Are you sure you want to buy this material for

25 Karma

Buy Material

BOOM! Enjoy Your Free Notes!

We've added these Notes to your profile, click here to view them now.


You're already Subscribed!

Looks like you've already subscribed to StudySoup, you won't need to purchase another subscription to get this material. To access this material simply click 'View Full Document'

Why people love StudySoup

Bentley McCaw University of Florida

"I was shooting for a perfect 4.0 GPA this semester. Having StudySoup as a study aid was critical to helping me achieve my goal...and I nailed it!"

Janice Dongeun University of Washington

"I used the money I made selling my notes & study guides to pay for spring break in Olympia, Washington...which was Sweet!"

Steve Martinelli UC Los Angeles

"There's no way I would have passed my Organic Chemistry class this semester without the notes and study guides I got from StudySoup."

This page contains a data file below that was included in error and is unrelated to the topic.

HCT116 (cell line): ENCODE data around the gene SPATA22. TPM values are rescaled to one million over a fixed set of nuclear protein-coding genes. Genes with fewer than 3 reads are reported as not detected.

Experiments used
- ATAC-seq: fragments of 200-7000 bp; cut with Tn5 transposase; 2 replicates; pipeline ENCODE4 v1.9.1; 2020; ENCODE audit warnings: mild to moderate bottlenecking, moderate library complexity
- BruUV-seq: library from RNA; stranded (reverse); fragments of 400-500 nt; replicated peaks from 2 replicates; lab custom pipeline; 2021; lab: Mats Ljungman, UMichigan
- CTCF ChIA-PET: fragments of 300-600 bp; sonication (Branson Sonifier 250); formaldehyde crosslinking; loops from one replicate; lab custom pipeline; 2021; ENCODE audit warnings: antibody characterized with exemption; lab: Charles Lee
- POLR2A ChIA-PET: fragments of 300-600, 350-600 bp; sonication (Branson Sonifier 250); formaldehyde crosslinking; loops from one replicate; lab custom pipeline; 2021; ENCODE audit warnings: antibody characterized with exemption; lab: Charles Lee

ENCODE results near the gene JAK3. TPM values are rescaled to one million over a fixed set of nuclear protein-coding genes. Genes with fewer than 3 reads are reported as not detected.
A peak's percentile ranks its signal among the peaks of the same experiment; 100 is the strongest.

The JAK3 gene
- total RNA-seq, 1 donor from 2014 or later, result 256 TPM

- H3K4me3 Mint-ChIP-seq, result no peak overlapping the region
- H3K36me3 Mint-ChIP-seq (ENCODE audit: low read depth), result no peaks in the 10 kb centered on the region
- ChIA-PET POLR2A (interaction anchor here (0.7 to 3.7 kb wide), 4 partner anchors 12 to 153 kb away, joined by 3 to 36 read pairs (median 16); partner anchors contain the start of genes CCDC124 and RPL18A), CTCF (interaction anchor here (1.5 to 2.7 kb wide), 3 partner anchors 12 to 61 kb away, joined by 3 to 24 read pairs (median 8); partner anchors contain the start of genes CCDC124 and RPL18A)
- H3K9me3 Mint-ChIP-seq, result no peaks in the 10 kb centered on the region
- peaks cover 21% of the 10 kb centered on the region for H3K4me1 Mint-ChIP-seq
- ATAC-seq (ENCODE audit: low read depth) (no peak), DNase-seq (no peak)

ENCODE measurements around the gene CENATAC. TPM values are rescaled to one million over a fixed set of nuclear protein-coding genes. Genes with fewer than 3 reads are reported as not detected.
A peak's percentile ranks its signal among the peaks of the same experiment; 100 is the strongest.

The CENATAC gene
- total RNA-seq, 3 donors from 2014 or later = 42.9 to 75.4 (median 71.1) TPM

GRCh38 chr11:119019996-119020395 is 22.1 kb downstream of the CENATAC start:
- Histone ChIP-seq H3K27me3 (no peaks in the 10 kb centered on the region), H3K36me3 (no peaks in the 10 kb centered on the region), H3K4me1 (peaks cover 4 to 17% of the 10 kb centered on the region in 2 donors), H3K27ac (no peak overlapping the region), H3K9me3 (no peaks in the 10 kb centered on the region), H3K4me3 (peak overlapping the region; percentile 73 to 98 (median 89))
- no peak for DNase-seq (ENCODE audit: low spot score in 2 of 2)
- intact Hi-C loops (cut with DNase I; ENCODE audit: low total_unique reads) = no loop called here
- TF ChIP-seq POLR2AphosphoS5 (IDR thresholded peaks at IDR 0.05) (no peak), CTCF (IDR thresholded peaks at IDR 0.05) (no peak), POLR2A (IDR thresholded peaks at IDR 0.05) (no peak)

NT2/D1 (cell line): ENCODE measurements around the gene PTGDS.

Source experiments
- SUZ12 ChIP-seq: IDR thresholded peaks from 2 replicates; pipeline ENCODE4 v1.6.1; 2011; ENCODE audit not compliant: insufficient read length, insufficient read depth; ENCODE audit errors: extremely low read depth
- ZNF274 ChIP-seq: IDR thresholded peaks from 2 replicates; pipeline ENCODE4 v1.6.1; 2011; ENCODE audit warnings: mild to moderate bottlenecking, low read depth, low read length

"Their 'Elite Notetakers' are making over $1,200/month in sales by creating high quality content that helps their classmates in a time of need."

Become an Elite Notetaker and start selling your notes online!

Refund Policy


All subscriptions to StudySoup are paid in full at the time of subscribing. To change your credit card information or to cancel your subscription, go to "Edit Settings". All credit card information will be available there. If you should decide to cancel your subscription, it will continue to be valid until the next payment period, as all payments for the current period were made in advance. For special circumstances, please email


StudySoup has more than 1 million course-specific study resources to help students study smarter. If you’re having trouble finding what you’re looking for, our customer support team can help you find what you need! Feel free to contact them here:

Recurring Subscriptions: If you have canceled your recurring subscription on the day of renewal and have not downloaded any documents, you may request a refund by submitting an email to

Satisfaction Guarantee: If you’re not satisfied with your subscription, you can contact us for further help. Contact must be made within 3 business days of your subscription purchase and your refund request will be subject for review.

Please Note: Refunds can never be provided more than 30 days after the initial purchase date regardless of your activity on the site.